The Hermannsburg Potters

“Their stories’ are the voice of the individual sharing a community occurrence – it is the Arrernte people telling you how it is, how it was and what is important.”

– Eliza Tee, Curator, Artisan Gallery, Brisbane

In 1990, senior law man Nashasson Ungwanaka invited accomplished potter and teacher Naomi Sharp to come and teach pottery to families, many of whom at this time were living on their traditional country at outstations.

“I started driving out for three days and back in for two days. I had a kiln in Hermannsburg, made in the early 1960’s. That is what we started with; that was in the shack that we are still in at Hermannsburg. But I was hired originally as an oustation project. So that is why I loaded the car with clay and glazes and went out to outstations.”

– Naomi Sharp, quoted in Isaacs 2000, p.57

Sharp was inspired by Thancoupie’s work, and the example she set as “an Aboriginal woman from a traditional background who had been able, through her craft of clay, to create a life for herself and live independently as an indigenous person in Australia” (Isaacs 2000, p.63). Sharp continued to teach pottery at Hermannsburg for 17 years.

‘The family groups were very dedicated to pottery and their trainer Naomi from the beginning. They would walk several kilometres in to town from their outstations as many family groups at that time did not own cars. The building provided a more organised and conventional studio environment whereby it was easier to produce the work and control breakages and fire the kiln etc. However as it was not culturally appropriate for men from other family groups to sit beside women from other families the men would not come. They still made pots at home in the outstations for a few more years, however, over time, the women became the leaders of the pottery group.”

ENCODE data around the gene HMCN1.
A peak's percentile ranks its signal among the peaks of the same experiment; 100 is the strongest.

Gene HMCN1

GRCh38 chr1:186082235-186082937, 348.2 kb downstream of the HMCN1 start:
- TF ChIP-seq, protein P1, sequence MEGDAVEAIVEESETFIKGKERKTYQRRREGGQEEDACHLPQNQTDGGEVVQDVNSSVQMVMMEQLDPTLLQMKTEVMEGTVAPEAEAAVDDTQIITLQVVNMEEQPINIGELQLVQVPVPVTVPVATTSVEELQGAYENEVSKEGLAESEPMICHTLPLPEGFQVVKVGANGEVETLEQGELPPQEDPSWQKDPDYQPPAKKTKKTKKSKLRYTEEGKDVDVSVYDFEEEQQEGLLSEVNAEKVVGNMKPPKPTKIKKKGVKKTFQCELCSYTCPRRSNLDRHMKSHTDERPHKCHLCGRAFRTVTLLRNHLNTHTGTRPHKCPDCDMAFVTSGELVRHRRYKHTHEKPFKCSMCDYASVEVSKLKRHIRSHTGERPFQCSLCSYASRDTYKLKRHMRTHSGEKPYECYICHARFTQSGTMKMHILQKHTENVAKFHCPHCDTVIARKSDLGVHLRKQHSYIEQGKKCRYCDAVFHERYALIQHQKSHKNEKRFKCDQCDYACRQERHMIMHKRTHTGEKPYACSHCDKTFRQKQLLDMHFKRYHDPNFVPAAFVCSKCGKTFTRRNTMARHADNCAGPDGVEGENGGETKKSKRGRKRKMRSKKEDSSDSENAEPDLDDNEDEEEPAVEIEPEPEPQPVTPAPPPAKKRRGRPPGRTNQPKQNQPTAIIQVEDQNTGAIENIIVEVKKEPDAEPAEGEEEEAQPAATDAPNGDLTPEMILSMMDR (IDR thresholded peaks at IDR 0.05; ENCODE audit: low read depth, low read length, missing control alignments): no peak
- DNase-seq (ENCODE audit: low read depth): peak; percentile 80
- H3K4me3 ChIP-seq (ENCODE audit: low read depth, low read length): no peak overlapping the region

– Simha Koether, former art coordinator

The Potters working in the their studio, circa early 1990s.
The Potters working in the their studio, circa early 1990s.


The Hermannsburg Potters iconic sculptured terracotta pots are made using the traditional hand-coil technique – the Potters do not use machines! In the early days, it was found that this was the most suitable method for working in this remote and challenging context.

Coils are carefully rolled from the clay, and the artists build up their pots slowly, pinching the rim of the pot, coil on coil. When the form is complete, the surface is smoothed and shaped with a wooden paddle, and then burnished with the back of a metal spoon. When the pots are bone-dry, they are decorated with under glazes (ceramic based material, or slips, with pigment). The pots are then fired to earthenware temperatures (1080 degrees Celsius).

This timeless and methodical pottery technique speaks to the tactile manipulation of earth and clay within Arrernte custom and tradition. The method is also informed by the external influences which shaped the visual culture of the Hermannsburg region.

With the leadership of Sharp, and the strong history of Hermannsburg visual culture and story-telling, the Hermannsburg Potters have developed a highly original and distinctive ceramic art practice, which, through savvy marketing and innovation, has become internationally renowned:

‘To many their work did not appear distinctly Aboriginal, or ethnographic, their art was not the typical Aboriginal Art of that time so the potters had a challenge to overcome in pioneering a new market. The potters employed innovation by using new materials, in turn pioneering a distinct new medium which has today become internationally recognized.”

– Simha Koether, former art coordinator